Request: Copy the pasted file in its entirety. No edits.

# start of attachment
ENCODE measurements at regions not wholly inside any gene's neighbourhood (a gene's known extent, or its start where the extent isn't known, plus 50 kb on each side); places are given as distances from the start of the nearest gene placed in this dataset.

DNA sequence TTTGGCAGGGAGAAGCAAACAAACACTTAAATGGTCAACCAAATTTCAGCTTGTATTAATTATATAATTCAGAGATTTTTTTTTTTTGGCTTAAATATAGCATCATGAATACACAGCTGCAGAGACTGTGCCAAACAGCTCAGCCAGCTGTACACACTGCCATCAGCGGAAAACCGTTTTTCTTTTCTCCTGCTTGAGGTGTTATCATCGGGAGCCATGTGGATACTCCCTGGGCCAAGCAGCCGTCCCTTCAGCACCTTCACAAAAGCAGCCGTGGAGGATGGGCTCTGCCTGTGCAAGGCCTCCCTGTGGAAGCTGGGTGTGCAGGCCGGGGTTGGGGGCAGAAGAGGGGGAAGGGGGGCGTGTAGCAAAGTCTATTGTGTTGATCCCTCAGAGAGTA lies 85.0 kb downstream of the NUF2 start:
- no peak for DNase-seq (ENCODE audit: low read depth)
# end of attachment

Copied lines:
ENCODE measurements at regions not wholly inside any gene's neighbourhood (a gene's known extent, or its start where the extent isn't known, plus 50 kb on each side); places are given as distances from the start of the nearest gene placed in this dataset.

DNA sequence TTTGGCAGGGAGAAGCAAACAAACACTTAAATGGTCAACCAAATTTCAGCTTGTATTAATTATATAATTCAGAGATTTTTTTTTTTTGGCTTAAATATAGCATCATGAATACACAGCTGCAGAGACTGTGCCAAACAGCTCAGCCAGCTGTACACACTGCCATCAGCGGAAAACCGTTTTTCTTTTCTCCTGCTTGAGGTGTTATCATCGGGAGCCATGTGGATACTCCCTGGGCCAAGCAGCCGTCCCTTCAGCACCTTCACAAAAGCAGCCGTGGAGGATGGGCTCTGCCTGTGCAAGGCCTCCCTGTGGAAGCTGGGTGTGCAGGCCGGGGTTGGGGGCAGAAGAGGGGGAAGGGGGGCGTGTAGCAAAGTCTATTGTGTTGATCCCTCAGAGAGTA lies 85.0 kb downstream of the NUF2 start:
- no peak for DNase-seq (ENCODE audit: low read depth)